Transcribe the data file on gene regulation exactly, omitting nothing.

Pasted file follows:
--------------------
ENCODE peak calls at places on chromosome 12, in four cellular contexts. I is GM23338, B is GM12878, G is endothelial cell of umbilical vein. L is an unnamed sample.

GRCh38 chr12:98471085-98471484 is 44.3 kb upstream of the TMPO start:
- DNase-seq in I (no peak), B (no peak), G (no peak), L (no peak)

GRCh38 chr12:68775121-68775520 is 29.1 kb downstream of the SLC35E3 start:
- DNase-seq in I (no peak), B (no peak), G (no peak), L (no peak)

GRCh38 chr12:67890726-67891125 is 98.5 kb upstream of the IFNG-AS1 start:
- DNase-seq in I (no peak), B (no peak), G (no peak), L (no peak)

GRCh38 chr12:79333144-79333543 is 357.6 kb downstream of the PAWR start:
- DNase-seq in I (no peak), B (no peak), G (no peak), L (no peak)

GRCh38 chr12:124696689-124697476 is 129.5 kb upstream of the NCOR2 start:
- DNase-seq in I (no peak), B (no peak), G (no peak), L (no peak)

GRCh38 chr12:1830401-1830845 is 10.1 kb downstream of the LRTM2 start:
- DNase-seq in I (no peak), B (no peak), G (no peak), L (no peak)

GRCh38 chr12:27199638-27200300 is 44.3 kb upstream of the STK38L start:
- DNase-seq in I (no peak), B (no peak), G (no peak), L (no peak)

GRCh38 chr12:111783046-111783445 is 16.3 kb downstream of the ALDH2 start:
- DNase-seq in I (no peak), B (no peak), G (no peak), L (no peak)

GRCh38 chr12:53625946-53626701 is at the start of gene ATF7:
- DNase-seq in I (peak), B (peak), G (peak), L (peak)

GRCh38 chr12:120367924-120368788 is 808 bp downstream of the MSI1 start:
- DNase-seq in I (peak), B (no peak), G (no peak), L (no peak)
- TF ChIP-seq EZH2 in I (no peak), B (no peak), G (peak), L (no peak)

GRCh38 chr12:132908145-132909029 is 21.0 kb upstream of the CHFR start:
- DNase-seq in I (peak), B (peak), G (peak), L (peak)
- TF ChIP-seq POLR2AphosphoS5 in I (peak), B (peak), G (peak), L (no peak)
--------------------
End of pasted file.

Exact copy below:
ENCODE peak calls at places on chromosome 12, in four cellular contexts. I is GM23338, B is GM12878, G is endothelial cell of umbilical vein. L is an unnamed sample.

GRCh38 chr12:98471085-98471484 is 44.3 kb upstream of the TMPO start:
- DNase-seq in I (no peak), B (no peak), G (no peak), L (no peak)

GRCh38 chr12:68775121-68775520 is 29.1 kb downstream of the SLC35E3 start:
- DNase-seq in I (no peak), B (no peak), G (no peak), L (no peak)

GRCh38 chr12:67890726-67891125 is 98.5 kb upstream of the IFNG-AS1 start:
- DNase-seq in I (no peak), B (no peak), G (no peak), L (no peak)

GRCh38 chr12:79333144-79333543 is 357.6 kb downstream of the PAWR start:
- DNase-seq in I (no peak), B (no peak), G (no peak), L (no peak)

GRCh38 chr12:124696689-124697476 is 129.5 kb upstream of the NCOR2 start:
- DNase-seq in I (no peak), B (no peak), G (no peak), L (no peak)

GRCh38 chr12:1830401-1830845 is 10.1 kb downstream of the LRTM2 start:
- DNase-seq in I (no peak), B (no peak), G (no peak), L (no peak)

GRCh38 chr12:27199638-27200300 is 44.3 kb upstream of the STK38L start:
- DNase-seq in I (no peak), B (no peak), G (no peak), L (no peak)

GRCh38 chr12:111783046-111783445 is 16.3 kb downstream of the ALDH2 start:
- DNase-seq in I (no peak), B (no peak), G (no peak), L (no peak)

GRCh38 chr12:53625946-53626701 is at the start of gene ATF7:
- DNase-seq in I (peak), B (peak), G (peak), L (peak)

GRCh38 chr12:120367924-120368788 is 808 bp downstream of the MSI1 start:
- DNase-seq in I (peak), B (no peak), G (no peak), L (no peak)
- TF ChIP-seq EZH2 in I (no peak), B (no peak), G (peak), L (no peak)

GRCh38 chr12:132908145-132909029 is 21.0 kb upstream of the CHFR start:
- DNase-seq in I (peak), B (peak), G (peak), L (peak)
- TF ChIP-seq POLR2AphosphoS5 in I (peak), B (peak), G (peak), L (no peak)